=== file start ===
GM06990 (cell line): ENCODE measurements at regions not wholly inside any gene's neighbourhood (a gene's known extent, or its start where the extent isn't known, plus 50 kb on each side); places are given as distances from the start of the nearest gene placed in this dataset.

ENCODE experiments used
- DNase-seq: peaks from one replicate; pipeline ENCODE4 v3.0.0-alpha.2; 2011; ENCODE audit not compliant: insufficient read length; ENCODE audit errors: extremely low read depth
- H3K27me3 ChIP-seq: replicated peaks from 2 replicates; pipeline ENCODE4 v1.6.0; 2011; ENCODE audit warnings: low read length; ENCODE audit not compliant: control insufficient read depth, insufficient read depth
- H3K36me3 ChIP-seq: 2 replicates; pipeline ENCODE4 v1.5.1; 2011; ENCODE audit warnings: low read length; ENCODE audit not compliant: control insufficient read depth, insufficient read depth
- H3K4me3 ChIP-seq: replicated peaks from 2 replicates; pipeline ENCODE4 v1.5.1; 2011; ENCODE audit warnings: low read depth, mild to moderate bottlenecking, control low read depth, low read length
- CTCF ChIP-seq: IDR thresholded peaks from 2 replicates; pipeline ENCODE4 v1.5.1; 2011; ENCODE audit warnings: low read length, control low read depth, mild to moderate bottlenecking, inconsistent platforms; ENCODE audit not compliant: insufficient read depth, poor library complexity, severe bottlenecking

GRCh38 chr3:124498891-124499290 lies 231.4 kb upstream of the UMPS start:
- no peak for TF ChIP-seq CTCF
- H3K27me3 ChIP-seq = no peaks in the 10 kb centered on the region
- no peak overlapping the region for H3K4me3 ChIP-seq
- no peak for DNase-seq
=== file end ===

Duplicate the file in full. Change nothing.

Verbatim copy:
GM06990 (cell line): ENCODE measurements at regions not wholly inside any gene's neighbourhood (a gene's known extent, or its start where the extent isn't known, plus 50 kb on each side); places are given as distances from the start of the nearest gene placed in this dataset.

ENCODE experiments used
- DNase-seq: peaks from one replicate; pipeline ENCODE4 v3.0.0-alpha.2; 2011; ENCODE audit not compliant: insufficient read length; ENCODE audit errors: extremely low read depth
- H3K27me3 ChIP-seq: replicated peaks from 2 replicates; pipeline ENCODE4 v1.6.0; 2011; ENCODE audit warnings: low read length; ENCODE audit not compliant: control insufficient read depth, insufficient read depth
- H3K36me3 ChIP-seq: 2 replicates; pipeline ENCODE4 v1.5.1; 2011; ENCODE audit warnings: low read length; ENCODE audit not compliant: control insufficient read depth, insufficient read depth
- H3K4me3 ChIP-seq: replicated peaks from 2 replicates; pipeline ENCODE4 v1.5.1; 2011; ENCODE audit warnings: low read depth, mild to moderate bottlenecking, control low read depth, low read length
- CTCF ChIP-seq: IDR thresholded peaks from 2 replicates; pipeline ENCODE4 v1.5.1; 2011; ENCODE audit warnings: low read length, control low read depth, mild to moderate bottlenecking, inconsistent platforms; ENCODE audit not compliant: insufficient read depth, poor library complexity, severe bottlenecking

GRCh38 chr3:124498891-124499290 lies 231.4 kb upstream of the UMPS start:
- no peak for TF ChIP-seq CTCF
- H3K27me3 ChIP-seq = no peaks in the 10 kb centered on the region
- no peak overlapping the region for H3K4me3 ChIP-seq
- no peak for DNase-seq